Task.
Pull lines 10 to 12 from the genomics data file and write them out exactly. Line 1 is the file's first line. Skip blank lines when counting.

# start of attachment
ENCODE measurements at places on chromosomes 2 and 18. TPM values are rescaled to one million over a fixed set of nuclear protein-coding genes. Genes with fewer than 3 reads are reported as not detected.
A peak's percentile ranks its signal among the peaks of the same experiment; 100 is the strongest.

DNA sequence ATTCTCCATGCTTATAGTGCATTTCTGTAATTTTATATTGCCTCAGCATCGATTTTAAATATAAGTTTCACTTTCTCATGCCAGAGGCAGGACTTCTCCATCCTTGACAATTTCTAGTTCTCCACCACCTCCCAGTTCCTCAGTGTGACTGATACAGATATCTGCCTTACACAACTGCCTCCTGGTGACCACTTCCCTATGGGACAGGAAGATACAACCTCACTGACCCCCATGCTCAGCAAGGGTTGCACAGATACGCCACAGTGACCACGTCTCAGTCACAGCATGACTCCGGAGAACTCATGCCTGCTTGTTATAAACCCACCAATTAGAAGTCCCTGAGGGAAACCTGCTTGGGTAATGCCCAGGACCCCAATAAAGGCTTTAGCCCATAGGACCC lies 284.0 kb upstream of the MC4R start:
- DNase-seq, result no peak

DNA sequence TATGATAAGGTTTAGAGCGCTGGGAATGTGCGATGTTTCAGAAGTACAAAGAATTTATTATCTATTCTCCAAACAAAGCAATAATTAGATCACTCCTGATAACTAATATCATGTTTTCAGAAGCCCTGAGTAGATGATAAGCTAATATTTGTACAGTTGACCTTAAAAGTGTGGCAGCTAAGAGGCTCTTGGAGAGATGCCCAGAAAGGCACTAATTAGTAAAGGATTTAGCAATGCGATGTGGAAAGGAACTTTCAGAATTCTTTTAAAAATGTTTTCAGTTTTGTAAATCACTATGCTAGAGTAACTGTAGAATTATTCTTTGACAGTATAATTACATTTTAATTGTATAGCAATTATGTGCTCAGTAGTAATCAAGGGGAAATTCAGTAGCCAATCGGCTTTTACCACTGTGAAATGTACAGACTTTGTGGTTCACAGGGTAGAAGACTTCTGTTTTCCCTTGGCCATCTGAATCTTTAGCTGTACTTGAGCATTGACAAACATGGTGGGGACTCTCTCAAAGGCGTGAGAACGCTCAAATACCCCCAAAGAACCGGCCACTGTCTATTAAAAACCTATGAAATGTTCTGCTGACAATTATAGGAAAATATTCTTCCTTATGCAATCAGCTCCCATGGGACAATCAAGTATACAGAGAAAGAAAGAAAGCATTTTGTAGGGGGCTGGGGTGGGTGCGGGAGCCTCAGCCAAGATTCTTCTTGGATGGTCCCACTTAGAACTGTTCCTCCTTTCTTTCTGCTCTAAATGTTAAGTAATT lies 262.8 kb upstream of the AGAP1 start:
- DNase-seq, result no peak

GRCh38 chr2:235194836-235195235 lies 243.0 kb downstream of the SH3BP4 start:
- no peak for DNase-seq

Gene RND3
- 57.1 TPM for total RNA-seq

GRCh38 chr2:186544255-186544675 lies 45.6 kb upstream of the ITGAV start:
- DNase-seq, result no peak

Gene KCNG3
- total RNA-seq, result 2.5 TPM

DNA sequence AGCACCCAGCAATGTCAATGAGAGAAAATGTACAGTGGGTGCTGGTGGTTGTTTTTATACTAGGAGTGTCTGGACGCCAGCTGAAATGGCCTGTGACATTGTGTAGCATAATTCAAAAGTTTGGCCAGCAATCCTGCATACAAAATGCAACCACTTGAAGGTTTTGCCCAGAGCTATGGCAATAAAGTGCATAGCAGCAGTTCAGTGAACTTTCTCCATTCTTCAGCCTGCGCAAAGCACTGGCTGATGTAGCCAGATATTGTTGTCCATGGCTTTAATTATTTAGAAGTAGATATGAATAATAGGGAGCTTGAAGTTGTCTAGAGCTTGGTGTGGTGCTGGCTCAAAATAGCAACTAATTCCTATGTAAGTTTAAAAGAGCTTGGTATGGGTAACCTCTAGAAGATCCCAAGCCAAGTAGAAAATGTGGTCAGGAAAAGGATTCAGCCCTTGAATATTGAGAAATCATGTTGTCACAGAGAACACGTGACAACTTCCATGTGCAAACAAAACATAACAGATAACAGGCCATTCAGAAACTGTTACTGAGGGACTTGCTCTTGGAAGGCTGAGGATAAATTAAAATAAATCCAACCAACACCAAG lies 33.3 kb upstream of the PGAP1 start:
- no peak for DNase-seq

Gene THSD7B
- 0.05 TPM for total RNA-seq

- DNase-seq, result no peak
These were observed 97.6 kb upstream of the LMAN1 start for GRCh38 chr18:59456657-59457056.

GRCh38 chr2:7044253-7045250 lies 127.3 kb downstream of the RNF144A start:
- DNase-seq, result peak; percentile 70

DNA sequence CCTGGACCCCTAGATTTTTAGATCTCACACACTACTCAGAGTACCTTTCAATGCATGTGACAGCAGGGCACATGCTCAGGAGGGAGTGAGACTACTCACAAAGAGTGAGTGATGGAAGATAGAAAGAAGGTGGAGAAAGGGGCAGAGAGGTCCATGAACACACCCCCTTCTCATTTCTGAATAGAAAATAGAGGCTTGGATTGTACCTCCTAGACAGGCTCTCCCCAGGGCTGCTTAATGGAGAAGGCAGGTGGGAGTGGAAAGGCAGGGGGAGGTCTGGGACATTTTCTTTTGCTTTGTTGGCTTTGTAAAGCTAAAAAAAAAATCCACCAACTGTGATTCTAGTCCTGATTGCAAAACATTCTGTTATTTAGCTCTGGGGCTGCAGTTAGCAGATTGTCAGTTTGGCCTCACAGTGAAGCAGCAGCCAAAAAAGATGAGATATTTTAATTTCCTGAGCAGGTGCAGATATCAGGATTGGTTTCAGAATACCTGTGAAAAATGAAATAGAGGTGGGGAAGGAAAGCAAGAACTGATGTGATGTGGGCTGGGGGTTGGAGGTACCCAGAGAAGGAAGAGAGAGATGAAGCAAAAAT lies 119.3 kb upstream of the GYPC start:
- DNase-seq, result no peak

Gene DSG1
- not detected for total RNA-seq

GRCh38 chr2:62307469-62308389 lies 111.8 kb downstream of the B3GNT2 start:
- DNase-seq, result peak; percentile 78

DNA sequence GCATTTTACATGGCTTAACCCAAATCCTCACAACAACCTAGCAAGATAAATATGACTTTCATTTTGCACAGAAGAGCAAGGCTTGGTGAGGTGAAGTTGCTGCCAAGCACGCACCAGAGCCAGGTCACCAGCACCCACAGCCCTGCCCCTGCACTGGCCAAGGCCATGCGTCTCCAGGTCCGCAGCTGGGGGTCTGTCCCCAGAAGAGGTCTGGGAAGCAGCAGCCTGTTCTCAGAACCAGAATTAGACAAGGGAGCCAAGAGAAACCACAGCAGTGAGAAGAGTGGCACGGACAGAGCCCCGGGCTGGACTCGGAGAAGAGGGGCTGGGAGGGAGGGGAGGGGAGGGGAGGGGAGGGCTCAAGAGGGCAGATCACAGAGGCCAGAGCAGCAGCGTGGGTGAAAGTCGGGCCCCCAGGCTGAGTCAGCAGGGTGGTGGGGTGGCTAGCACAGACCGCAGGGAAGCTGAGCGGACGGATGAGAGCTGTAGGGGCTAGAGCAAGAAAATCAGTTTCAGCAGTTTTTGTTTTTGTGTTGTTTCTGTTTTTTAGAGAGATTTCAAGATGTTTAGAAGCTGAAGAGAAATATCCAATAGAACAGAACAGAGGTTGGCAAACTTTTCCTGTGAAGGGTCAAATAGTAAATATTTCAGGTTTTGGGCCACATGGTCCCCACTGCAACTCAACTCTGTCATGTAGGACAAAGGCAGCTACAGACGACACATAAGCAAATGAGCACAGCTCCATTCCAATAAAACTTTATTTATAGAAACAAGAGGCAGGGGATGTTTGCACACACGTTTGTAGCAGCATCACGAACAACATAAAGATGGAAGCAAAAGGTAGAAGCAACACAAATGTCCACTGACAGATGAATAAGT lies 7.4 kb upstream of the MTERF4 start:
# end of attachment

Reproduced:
- 57.1 TPM for total RNA-seq

GRCh38 chr2:186544255-186544675 lies 45.6 kb upstream of the ITGAV start:
- DNase-seq, result no peak